School might be out for the summer, but new school food policy is taking shape now for September. Earlier this week legislation to declare a “Jersey Fresh Farm to School Week” was unanimously approved by the Assembly. Under this measure, students throughout the state would be greeted in the fall by events to educate them about New Jersey’s agriculture and the value of fresh, local produce.
Native New Jerseyans already know we have a diverse range of local produce. We’re not called the Garden State for nothing. But what residents might not know is our state is among the top 10 producers of fruits and vegetables in the nation. Now the schools in this state are finally going to put that status to good use.
Some area schools, though, feel more comprehensive change is needed. To that end they are devising individual food policies governing consumption inside school buildings. A couple of months ago, Montclair’s Nishuane School instituted new snack procedures, specifying a list of approved and banned snacks. Children will be allowed only water at snack time, and if they bring a snack from the contraband list they will not be allowed to eat it. They will be offered pretzels instead. Forbidden foods include fruit roll-ups or gummies; popcorn; chips; candy, cookies and cake of any kind; Rice Crispy Treats; and nuts and peanut butter. Fruits, vegetables, whole grain crackers, yogurt, cheese, hard-boiled eggs, icing-free animal crackers, and low-fat, low-sugar granola bars are all acceptable foods.
The board policy and USDA guidelines do allow for exceptions when it comes to curriculum and celebrations so parents are still allowed to send in small birthday treats. Parents are also permitted control over the lunches they prepare for their children but are encouraged to send a balanced lunch.
Elementary students in Verona aren’t as lucky.
They won’t get any low-fat, icing-free cupcakes to celebrate their birthdays. The schools’ new policy states “food will no longer be served as part of any child’s birthday celebration.” If parents wish, they may send in a non-food treat such as bookmarks or pencils. The policy makes clear the only thing children will be eating in school next year is the food their parents send in from home. Verona schools have not issued a forbidden food list, but bake sales will no longer be allowed during school hours.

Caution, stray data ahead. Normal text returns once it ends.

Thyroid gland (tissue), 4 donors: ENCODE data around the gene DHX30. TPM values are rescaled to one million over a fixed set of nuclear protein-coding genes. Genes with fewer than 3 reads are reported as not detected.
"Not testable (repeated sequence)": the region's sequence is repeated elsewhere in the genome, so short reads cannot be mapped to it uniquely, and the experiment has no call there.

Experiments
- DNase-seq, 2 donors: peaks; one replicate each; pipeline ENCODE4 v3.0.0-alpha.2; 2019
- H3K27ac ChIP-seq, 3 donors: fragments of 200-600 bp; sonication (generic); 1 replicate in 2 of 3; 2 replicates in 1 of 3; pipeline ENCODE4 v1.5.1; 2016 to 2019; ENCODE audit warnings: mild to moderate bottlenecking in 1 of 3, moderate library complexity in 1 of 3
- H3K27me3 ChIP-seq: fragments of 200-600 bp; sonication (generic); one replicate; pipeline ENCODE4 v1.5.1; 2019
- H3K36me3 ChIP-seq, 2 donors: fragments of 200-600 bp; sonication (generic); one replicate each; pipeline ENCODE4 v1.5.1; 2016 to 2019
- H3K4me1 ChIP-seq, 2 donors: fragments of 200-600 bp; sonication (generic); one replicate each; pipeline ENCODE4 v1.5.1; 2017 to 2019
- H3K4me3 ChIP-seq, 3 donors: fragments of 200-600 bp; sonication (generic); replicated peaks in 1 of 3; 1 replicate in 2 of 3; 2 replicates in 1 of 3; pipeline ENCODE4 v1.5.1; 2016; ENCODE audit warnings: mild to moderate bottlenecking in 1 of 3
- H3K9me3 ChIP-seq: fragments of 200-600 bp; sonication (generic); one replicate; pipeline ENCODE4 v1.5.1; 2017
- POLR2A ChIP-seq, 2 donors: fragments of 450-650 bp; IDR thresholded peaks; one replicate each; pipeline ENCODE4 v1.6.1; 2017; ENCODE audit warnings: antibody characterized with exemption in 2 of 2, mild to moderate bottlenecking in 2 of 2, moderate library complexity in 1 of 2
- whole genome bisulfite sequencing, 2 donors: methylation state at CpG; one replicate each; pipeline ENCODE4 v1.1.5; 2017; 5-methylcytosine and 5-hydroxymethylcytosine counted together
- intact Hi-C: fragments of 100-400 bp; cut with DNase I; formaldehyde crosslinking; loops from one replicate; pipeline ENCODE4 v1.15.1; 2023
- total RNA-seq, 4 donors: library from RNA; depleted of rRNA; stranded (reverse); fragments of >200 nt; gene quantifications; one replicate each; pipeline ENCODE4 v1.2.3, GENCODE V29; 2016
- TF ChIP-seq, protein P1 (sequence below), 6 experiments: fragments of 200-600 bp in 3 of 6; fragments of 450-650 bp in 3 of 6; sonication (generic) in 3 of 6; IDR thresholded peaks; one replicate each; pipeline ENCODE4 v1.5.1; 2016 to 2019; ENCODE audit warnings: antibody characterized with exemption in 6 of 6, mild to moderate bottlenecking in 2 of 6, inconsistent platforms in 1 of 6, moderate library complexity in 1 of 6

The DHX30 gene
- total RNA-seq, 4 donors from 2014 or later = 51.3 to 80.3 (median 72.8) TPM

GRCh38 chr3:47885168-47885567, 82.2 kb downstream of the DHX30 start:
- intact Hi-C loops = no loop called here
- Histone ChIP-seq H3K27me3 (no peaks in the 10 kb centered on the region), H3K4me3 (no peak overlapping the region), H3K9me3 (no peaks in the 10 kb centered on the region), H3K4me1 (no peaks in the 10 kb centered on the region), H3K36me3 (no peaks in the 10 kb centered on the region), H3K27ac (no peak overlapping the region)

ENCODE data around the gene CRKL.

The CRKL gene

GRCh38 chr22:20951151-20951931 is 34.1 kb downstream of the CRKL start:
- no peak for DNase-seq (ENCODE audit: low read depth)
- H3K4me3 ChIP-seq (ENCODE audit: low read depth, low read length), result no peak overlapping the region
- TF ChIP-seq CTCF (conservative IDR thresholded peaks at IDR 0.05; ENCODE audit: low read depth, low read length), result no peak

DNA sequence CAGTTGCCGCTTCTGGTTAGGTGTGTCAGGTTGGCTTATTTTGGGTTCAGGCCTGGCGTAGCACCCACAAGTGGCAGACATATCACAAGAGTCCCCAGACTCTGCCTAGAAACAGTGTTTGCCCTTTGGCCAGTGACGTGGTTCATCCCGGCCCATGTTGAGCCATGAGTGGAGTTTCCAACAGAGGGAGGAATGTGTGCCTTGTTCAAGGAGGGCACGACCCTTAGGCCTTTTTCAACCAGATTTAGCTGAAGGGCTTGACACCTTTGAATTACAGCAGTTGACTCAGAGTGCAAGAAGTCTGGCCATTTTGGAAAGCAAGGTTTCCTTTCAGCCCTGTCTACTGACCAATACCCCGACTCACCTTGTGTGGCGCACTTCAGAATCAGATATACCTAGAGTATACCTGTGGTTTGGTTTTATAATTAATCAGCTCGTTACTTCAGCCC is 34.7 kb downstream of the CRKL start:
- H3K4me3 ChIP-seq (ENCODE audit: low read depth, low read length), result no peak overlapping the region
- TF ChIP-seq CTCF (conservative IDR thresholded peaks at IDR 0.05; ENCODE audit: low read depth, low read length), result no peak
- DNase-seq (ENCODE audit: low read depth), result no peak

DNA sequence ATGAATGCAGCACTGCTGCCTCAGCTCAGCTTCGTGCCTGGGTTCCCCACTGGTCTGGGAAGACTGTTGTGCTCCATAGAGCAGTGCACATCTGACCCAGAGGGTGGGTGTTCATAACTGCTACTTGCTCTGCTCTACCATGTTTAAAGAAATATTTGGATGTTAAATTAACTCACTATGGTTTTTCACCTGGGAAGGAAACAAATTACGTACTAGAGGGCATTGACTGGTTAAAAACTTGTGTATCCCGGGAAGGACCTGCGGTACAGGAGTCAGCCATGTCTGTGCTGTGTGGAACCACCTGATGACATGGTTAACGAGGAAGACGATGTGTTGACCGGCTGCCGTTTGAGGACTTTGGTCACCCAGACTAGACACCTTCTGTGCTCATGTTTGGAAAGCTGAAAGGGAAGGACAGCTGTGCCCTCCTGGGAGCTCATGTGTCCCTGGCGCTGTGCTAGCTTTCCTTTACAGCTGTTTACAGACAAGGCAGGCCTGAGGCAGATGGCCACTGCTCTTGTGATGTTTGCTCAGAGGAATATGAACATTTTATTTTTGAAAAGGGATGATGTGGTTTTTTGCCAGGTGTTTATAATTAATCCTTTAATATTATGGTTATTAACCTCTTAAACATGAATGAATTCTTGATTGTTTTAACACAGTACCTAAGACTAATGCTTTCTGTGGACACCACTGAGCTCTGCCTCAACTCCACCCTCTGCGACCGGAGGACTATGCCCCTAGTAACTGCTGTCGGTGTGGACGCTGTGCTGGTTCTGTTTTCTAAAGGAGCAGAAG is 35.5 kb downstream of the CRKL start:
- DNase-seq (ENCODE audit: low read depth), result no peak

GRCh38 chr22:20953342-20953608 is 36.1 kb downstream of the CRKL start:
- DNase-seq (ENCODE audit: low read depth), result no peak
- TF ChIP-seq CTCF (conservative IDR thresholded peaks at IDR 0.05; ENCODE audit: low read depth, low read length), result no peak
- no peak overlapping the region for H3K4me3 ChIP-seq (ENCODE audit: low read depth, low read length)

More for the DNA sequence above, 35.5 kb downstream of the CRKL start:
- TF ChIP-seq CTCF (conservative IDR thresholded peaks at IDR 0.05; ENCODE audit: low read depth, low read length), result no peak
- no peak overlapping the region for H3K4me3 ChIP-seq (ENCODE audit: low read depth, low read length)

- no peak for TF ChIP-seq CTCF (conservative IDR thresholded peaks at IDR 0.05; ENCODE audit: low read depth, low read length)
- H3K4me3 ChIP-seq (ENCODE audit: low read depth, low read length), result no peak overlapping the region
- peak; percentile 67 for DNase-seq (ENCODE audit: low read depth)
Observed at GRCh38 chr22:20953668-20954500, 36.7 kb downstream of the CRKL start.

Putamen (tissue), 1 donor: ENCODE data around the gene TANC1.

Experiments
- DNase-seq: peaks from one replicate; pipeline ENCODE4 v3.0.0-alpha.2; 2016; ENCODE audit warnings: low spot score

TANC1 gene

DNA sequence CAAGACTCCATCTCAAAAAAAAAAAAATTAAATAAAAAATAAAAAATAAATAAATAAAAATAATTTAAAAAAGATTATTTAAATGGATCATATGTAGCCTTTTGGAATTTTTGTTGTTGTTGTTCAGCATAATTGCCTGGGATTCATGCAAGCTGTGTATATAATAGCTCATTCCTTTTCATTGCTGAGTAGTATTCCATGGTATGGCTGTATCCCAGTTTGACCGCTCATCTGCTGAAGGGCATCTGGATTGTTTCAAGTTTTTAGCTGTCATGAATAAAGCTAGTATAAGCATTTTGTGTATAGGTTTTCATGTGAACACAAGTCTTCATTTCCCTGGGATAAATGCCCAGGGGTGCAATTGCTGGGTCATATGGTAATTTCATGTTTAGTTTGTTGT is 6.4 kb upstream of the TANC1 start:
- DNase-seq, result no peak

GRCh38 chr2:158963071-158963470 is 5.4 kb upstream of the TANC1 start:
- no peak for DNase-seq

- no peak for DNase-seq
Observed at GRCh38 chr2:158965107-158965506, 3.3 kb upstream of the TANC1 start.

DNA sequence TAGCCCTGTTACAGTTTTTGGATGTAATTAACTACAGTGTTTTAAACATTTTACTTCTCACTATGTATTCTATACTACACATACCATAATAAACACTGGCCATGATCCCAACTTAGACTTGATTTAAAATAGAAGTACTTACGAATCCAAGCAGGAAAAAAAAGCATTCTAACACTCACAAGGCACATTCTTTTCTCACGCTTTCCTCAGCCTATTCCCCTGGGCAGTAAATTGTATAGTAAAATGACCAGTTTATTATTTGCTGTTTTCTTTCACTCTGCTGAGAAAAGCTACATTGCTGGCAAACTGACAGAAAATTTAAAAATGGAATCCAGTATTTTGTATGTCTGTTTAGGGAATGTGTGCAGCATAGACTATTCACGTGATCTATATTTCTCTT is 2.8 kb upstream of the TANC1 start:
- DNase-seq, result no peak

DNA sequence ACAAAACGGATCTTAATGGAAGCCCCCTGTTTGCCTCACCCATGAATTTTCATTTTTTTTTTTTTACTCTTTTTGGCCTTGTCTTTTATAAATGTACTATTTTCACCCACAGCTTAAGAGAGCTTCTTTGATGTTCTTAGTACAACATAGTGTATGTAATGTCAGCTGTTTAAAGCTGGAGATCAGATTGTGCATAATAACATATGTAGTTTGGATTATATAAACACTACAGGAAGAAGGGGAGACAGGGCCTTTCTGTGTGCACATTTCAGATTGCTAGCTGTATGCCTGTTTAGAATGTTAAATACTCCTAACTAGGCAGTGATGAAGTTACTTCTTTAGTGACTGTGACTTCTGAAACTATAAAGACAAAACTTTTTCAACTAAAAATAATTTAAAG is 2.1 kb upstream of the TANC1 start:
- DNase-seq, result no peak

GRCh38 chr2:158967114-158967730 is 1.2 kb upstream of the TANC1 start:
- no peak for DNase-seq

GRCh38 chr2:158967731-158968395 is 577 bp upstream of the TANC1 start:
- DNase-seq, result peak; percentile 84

This bake sale policy is similar to one instituted recently in New York City public schools, which limits the sales in an effort to combat childhood obesity. In this effort WNYC reported the city’s Health Department took one step further, suggesting fundraising without food. The health department, apparently in line with the Obamas, outlined these suggestions in their booklet titled “Yes You Can! A Fresh Look at Healthy Fundraisers for Schools.” The department hopes to change the parental perception that the easiest and only way to raise money for schools is through food. In fact, many of the ideas in the book such as flower, jewelry and student photo sales came from parent groups. Sales like these, one parent group from Harlem said, raised more money than a pie sale held before Thanksgiving.
Schools across the nation are being challenged by Michelle Obama’s Let’s Move campaign to go the way of the garden state and Big Apple. And Jaime Oliver definitely wants a revolution. He’s already bringing it to the school cafeterias in this country.
Yes, maybe with the combined efforts of the First Lady, Jamie Oliver, and public schools across the nation, we can!
For the elementary students of Verona, however, parties will never be the same. The school will still hold a number of parties, there will just be no food to go with them. The focus will be on activities other than food, and the students can eat the snacks sent in by their parents. But what will become of the annual Thanksgiving Feast? It might become the first feast without food.
(Photo: Flickr: Masahiro Ihara)